“On the field of the Self, stand a knight and a dragon. You are the knight, resistance is the dragon. The battle must be fought every day.” Steven Pressfield, The War of Art
I’ve had this quote on my wall for years. I wrote it out in ink a long time ago and it’s faded now but I know it off by heart because the battle must indeed be fought every day. Even if you schedule those 14 weeks of time blocks into your calendar, what happens at 6 a.m. on a cold morning as you lie in bed and think, “I really don't want to do this. What’s the point? I’ll just have another hour in bed.” There will always be things that will get in your way, and your mind may be your greatest challenge.
You must fight that resistance if you want to succeed as a writer. Get up and do your work.
- Are you scheduling your writing time at the moment? If not, why not? Where is your resistance?
- Do you have an accurate view of how you spend your time? If not, track a week of activities including TV and gaming.
- What are you going to give up in order to find time for your writing?
- Have you done the calculation on how much time you need for that first draft? Or revision time or whatever you need.
- Have you scheduled your next block of writing time?
Make the most of your writing time
Now you’ve carved out the time and scheduled the writing sessions that will help you to achieve your goal, what can you do to make the most effective use of your writing time?
(1) Choose the right location
There are no rules, but I suggest that your writing place should be different to the places you do other things.
Humans are habitual creatures. We like doing the same things in the same place and it sets off a certain frame of mind. I have a home office where I do my podcasting, interviews, email, accounting and other business tasks. I cannot write or edit my books at the same desk.
I write my first drafts and edit at a local café. I go early when it opens so they have tables spare and I buy a black coffee every hour in exchange for the writing space. Most people come for takeaways at that time of day and I’m gone before the rush after 10 am. If you like to work in a cafe, make sure to respect the business and be a good customer so they’re happy to have you there.
When I’m working on my laptop, I use a Nexstand riser and external keyboard for ergonomic positioning. If I'm editing, I print out the whole manuscript and edit by hand. I sometimes edit at home on the dining room table, but never in my office.
It helps to keep my spaces separate, because when I’m in my home office, there is always more to do on the business, but when I’m at the café, I’m only there for one reason. To create something new in the world.
You could go to the library or hire a desk or a room in a co-working space, common in most cities now. If I’m working to a first draft deadline, I will often hire a local room for dictation in addition to my morning café sessions. It costs me around US$15 per hour. If I cancel too late, then I'll have to pay for it anyway, so it forces me to turn up. This accountability helps, especially if I don't feel like writing, and it enables me to finish the first draft more quickly.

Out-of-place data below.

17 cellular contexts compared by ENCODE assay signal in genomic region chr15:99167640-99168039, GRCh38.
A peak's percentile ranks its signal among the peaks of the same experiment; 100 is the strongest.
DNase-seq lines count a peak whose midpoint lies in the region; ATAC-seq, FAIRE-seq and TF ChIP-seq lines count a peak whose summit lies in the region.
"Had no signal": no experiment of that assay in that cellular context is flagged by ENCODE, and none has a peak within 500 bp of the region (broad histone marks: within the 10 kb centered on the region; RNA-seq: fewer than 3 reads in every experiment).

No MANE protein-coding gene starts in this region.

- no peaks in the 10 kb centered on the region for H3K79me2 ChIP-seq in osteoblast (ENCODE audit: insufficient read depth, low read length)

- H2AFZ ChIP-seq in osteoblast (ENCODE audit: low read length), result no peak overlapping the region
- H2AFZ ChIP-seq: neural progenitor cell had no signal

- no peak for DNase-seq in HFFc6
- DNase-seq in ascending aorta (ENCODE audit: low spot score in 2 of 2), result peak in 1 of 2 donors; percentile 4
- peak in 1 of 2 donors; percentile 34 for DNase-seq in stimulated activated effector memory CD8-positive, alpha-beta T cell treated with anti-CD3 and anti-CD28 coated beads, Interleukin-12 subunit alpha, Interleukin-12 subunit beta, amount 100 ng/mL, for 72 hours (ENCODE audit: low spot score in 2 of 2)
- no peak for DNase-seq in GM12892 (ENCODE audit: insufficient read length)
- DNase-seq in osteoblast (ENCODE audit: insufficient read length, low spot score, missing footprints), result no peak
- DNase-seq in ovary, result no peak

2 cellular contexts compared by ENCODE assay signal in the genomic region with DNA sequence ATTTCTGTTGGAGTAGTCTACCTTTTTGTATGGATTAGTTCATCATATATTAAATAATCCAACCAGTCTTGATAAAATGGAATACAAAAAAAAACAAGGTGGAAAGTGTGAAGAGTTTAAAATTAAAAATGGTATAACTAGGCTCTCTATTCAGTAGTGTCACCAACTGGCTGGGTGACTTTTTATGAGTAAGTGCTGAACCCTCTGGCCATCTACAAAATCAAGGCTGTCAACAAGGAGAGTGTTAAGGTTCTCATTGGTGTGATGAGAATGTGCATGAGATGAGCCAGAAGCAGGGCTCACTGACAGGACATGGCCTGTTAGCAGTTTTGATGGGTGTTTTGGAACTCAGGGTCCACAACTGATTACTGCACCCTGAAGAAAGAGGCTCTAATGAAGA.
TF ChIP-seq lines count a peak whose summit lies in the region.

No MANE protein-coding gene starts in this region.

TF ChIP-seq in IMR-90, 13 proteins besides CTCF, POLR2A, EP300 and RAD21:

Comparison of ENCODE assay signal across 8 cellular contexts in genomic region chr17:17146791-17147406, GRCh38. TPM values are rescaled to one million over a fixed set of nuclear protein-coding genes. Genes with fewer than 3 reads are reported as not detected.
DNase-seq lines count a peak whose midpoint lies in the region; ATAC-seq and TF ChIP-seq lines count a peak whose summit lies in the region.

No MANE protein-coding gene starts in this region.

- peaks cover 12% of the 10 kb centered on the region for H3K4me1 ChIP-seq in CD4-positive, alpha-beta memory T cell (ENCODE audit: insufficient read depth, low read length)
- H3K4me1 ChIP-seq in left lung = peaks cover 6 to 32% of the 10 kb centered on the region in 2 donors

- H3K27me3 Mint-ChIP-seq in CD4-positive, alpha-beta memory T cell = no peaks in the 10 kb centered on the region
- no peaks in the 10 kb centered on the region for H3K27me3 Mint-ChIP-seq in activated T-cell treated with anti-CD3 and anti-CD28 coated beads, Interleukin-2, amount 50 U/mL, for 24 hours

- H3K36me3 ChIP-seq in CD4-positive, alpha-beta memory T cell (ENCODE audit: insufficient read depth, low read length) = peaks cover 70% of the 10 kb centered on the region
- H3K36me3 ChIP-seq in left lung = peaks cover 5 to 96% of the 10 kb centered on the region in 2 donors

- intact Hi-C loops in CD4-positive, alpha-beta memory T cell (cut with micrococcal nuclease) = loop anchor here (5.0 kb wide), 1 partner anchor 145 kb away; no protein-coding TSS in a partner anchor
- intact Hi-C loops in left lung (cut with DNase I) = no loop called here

Of course, the writing process is not just about getting words on a page. This creative time slot is for whatever phase of the creative project that you're in. It might be planning or plotting, research, outlining, first draft writing or editing. But don’t mix it up with publishing or marketing activities which use other parts of your brain. Keep one special location for your creative tasks.
(2) Get into the right mindset — quickly
“The last thing I do before I sit down to work is say my prayer to the Muse. I say it out loud, in absolute earnest. Only then do I get down to business.” Steven Pressfield, The War of Art
Many writers use a ritual to get into the creative mindset but it is specific to them and not some magic way that can be used by others.
So, don't get obsessed with finding a perfect ritual, but do establish a routine and a habit around your writing practice, so you can switch into your writing mindset quickly and get on with your work.
I go to the café and sit at a specific table, order my black coffee, put on my noise-canceling headphones with Rain and Thunderstorms on repeat, then write.
I use Bose QuietComfort noise-canceling headphones and I love them. I also wear them on airplanes and anywhere noise gets to me. As an introvert, I’m highly sensitive to sound. They’re pricey but they’re seriously one of the best investments I've ever made in my writing, creativity and productivity.
I’ve also been listening to the same Rain and Thunderstorms album for over a decade. What a bargain! You can also use the RainyMood app or find free ambient sounds online to shut out other noise. As soon as the rain starts, my brain knows I’m in a creative space. Nothing else matters. I almost don’t hear it anymore, but you will find a storm in almost all of my novels, so it must have some influence!